vector z = Encoder(x) ⇠ q(z|x). The second one, a de- coder network is used to decode the latent vector z back to an image x̄ = Decoder(z) ⇠ p(x|z). To regularize the en- coder, the VAE imposes a prior over the latent distribution p(z). Usually the prior is set to independent unit Gaussian distribution. The VAE loss consists of two parts: the recon- struction loss and the KL Divergence loss. The reconstruc- tion loss L

    rec

    is the negative expected log-likelihood of the observations in x. And the KL-Divergence loss L

    KL

    char- acterizes the distance between the distribution q(z|x) and the unit Gaussian distribution. VAE models are trained by optimizing the sum of the reconstruction loss and the KL divergence loss using gradient descent.

    L vae

    = L rec

    + L KL

    , (1)

    where L KL

    = KL[q(z|x)||p(z)] (2)

    L rec

    = �E q(z|x)[logp(x|z)] (3)

    VAE has been widely used in recent unsupervised learn- ing researches as a highly expressive model. Different ap- proaches are used to generate the variational distributions, such as Gaussian processes [29], importance weighted ap- proach [5] and a combination with auxiliary generative models [21]. Much progress has been achieved in recent research to increase the expression ability in VAE and en- hance the learning process, including approaches like ex- tension to semi-supervised learning [16], introducing multi- scale structural-similarity score [26], adding novel regular- ization [19], implementing deep feature consistency [11],

    and combining VAE with generative adversarial network [24].

    2.2. Deep Metric Learning

    Siamese networks for signature verification [4] first showed the possible usage of neural network for compact embedding learning. Recent work on metric learning using neural network are heavily based on various CNN architec- tures that are trained using triplet [23, 10], pairwise [7, 9] or quadruplet constraints [6]. In this approach, CNN is trained to learn an embedding for images that would capture the semantic similarity among images. Apart from triplet and pairwise loss, there are also approaches that use quadratic loss [13] and lifted structured embeddings [23]. Deep met- ric learning approaches have recently been used in various vision related problems such as face recognition and verifi- cation [27], style matching, image retrieval [31] and product design [1].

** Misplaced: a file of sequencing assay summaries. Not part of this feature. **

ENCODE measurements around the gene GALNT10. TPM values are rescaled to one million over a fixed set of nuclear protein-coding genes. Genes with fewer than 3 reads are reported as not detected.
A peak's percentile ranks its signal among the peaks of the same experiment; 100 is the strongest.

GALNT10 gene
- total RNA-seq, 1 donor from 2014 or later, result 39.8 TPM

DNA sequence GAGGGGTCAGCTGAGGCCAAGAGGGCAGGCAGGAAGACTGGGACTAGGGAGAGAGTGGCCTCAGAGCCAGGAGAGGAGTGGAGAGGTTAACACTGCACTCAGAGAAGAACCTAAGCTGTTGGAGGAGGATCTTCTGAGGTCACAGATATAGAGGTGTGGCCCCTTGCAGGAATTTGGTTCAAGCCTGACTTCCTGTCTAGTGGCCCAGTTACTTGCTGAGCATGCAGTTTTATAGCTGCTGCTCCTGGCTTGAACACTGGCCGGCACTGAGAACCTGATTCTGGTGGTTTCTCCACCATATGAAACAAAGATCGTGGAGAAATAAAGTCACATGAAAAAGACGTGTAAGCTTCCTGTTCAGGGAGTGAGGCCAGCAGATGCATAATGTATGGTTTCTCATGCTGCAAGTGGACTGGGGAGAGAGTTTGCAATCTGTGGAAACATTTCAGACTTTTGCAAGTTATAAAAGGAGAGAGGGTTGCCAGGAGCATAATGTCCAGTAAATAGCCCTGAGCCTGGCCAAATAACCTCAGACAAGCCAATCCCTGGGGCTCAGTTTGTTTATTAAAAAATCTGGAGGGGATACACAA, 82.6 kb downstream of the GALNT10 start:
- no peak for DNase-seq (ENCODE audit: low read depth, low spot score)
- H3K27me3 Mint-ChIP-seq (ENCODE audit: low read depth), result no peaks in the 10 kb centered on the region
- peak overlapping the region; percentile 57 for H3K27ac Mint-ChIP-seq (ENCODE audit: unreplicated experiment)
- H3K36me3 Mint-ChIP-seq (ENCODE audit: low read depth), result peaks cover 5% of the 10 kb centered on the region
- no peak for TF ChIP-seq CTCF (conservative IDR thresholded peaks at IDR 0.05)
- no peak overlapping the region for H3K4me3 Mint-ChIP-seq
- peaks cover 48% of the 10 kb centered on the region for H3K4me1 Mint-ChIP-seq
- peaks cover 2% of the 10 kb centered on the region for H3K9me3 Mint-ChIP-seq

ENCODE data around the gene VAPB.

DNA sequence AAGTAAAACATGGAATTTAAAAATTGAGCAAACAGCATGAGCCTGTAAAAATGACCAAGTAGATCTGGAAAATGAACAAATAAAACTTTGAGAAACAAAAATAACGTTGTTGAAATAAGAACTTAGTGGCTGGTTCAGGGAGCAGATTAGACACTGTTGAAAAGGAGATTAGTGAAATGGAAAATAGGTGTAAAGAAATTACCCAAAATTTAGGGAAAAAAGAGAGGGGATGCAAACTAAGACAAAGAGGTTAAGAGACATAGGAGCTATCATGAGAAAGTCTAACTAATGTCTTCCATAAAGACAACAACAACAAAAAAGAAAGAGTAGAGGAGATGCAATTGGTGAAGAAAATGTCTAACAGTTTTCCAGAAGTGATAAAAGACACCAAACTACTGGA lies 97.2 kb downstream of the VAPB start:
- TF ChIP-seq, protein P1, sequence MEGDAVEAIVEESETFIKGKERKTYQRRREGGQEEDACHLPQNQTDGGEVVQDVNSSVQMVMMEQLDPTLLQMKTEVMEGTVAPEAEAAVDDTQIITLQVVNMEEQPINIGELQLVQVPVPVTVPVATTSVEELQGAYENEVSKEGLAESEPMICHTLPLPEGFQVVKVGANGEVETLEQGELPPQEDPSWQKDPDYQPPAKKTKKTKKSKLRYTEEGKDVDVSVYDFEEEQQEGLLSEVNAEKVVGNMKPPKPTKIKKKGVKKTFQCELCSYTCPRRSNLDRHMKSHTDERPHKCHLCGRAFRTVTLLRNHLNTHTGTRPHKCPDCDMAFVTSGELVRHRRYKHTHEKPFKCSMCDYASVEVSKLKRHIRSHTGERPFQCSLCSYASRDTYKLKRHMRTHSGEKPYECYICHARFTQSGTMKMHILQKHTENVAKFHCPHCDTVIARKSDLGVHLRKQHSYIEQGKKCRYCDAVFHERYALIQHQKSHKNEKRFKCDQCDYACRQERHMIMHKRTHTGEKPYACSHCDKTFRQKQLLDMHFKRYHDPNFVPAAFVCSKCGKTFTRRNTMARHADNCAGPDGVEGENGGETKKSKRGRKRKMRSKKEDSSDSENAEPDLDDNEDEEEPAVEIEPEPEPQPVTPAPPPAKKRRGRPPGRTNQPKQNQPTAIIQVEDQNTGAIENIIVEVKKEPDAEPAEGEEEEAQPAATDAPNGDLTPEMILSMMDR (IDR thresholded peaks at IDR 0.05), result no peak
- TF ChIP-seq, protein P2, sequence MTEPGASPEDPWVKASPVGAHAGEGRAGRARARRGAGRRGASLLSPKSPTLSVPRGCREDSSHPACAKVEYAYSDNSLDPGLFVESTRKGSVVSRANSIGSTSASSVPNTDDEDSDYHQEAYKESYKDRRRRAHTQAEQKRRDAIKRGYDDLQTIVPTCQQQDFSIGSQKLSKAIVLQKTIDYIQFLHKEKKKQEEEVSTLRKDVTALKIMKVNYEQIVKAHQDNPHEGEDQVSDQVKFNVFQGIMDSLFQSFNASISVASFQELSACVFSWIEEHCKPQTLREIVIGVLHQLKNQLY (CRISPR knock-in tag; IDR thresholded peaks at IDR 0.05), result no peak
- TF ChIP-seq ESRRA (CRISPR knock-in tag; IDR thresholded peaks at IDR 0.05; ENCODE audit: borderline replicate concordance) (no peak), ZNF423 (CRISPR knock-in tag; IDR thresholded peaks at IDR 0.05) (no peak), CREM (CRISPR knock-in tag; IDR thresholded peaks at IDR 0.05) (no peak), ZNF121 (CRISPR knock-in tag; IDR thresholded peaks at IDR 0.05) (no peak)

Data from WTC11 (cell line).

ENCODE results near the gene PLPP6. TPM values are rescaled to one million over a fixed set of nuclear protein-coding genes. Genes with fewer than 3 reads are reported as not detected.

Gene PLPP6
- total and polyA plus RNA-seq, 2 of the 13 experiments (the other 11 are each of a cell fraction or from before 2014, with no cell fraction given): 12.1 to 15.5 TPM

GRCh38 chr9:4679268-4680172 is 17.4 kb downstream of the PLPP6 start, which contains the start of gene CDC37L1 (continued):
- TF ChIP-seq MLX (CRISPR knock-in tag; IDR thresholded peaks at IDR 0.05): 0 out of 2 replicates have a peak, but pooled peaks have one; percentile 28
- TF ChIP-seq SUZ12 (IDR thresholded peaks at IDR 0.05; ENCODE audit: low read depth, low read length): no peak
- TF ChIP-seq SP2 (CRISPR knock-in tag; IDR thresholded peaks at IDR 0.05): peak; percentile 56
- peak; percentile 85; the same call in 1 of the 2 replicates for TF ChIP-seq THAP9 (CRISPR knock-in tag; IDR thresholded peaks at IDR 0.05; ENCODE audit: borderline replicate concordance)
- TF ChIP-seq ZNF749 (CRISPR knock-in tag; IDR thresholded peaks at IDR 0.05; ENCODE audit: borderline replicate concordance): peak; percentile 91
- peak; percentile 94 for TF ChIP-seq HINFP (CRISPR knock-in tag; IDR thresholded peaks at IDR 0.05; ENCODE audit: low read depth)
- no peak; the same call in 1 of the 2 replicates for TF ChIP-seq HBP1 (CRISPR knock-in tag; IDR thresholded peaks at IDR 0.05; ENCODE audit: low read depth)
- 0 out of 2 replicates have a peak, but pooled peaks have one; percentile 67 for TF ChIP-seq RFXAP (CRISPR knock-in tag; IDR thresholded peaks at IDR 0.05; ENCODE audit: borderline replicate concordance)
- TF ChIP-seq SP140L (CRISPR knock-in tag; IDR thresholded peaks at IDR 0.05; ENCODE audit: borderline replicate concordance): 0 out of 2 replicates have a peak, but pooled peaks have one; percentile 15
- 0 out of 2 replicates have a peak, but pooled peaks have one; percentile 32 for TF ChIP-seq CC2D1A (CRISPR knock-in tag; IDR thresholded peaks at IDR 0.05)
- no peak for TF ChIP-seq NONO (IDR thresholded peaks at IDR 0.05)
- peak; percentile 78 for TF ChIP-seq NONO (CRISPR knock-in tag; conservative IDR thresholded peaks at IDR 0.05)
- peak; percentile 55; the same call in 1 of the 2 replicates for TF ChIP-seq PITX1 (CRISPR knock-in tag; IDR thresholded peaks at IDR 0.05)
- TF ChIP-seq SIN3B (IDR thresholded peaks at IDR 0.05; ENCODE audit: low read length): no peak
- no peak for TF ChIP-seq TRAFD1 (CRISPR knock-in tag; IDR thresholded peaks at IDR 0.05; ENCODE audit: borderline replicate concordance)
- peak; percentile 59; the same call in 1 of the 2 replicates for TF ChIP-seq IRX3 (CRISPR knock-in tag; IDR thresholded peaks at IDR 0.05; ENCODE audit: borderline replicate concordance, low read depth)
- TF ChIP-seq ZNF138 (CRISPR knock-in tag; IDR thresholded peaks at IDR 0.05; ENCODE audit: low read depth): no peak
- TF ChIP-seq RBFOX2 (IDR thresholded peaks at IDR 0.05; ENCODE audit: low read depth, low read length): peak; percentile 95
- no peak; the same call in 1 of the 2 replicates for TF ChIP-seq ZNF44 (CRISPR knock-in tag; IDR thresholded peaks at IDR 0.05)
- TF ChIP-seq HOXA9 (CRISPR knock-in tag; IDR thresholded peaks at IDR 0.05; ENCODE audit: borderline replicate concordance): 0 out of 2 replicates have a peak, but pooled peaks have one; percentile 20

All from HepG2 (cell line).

3. Methods

    In this section we first provide background on triplet loss and then we introduce our method for combining VAE and triplet-based metric learning along with feature perceptual loss. Our proposed hybrid model is motivated as a way to improve VAE, so that it can learn latent representation en- riched with more fine-grained information.

    3.1. Triplet-based Variational Autoencoder.

    The triplet based variational autoencoder framework is illustrated in Fig. 1. In each iteration of training, the input

    2

  • triplet (x, x p

    , x

    n

    ) is sampled from the training set in such a way that the anchor x is more similar to the positive x

    p

    than the negative x n

    . Then the triplet of three images are fed into encoder network simultaneously to get their mean latent embedding f(x), f(x

    p

    ) and f(x n

    ). We then define a loss function L

    triplet

    (·) over triplets to model the similarity structure over the images. We use triplet loss same as the one described in Wang et al. [31]. The triplet loss can be expressed as

    L triplet

    (x

    a

    , x

    p

    , x

    n

    ) = max{0, D(x a

    , x

    p

    )�D(x a

    , x

    n

    )+m}, (4)

    where D(x i

    , x

    j

    ) = ||f(x i

    )� f(x j

    )||2 is the Euclidean dis- tance between the mean latent vector of images x

    i

    and x j

    . Here m is a hyper-parameter that controls the distance mar- gin in the latent embedding. This triplet loss function will produce a non-zero penalty of D(x

    a

    , x

    p

    )�D(x a

    , x

    n

    )+m

    if the Euclidean distance between x a

    and x n

    is not more than the Euclidean distance between x

    a

    and x p

    plus margin m in the latent space.

    Figure 2: The Triplet Loss encourages to minimize the dis- tance between the anchor and the positive maximize the dis- tance between the anchor and the negative.

    While various sampling strategies are proposed, such as random sampling, hard mining and semi-hard mining [27] for training triplet loss based deep metric learning models, in our case such approach would alter the real distribution of the data and would negatively affect the training of VAE. Thus, in our project, we used random sampling for con- structing training triplets. We performed this by first ran- domly sampling an anchor and a positive image from a class and then randomly sampling a negative image from a differ- ent class.